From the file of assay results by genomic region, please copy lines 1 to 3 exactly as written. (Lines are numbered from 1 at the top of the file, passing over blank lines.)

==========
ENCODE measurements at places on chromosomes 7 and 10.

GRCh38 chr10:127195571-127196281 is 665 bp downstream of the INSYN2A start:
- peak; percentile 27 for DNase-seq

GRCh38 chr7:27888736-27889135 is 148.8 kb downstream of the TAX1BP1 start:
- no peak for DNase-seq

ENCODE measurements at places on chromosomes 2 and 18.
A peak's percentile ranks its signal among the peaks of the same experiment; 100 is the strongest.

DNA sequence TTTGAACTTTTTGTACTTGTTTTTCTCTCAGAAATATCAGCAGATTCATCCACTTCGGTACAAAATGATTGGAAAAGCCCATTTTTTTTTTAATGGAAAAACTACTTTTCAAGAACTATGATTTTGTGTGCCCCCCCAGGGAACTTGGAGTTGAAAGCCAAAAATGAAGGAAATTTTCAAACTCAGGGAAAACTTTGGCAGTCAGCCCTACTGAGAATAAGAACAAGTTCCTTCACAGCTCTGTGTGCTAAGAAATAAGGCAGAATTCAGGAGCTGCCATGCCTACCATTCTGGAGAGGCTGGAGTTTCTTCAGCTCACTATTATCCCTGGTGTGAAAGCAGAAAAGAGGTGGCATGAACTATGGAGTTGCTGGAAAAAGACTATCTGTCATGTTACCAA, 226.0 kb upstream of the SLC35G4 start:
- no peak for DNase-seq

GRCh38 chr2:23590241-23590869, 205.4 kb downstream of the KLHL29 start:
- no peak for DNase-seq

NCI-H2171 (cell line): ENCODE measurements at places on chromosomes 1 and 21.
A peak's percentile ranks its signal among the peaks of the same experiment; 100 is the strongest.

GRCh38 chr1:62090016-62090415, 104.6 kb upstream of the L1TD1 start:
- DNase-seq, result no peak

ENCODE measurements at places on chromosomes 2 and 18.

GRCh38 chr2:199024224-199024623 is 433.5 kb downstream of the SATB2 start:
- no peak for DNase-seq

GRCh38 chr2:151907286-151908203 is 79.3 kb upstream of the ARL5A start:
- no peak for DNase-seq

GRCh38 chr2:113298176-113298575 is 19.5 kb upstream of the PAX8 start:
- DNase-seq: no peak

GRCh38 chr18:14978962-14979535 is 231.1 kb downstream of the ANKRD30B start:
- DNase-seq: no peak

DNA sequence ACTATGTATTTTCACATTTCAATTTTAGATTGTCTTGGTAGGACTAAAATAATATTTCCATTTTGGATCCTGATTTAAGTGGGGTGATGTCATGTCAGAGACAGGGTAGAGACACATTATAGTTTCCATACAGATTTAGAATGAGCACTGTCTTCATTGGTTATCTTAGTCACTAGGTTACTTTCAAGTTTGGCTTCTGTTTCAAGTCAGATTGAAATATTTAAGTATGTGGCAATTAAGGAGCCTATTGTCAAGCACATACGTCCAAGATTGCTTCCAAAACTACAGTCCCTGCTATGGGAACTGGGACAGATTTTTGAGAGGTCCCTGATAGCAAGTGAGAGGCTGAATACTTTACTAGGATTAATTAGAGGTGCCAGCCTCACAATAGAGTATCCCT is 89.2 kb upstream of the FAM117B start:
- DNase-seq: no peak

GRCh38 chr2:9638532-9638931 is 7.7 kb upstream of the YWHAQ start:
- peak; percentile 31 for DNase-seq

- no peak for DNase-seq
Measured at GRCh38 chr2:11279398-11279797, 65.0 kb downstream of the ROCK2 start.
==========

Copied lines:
ENCODE measurements at places on chromosomes 7 and 10.

GRCh38 chr10:127195571-127196281 is 665 bp downstream of the INSYN2A start:
- peak; percentile 27 for DNase-seq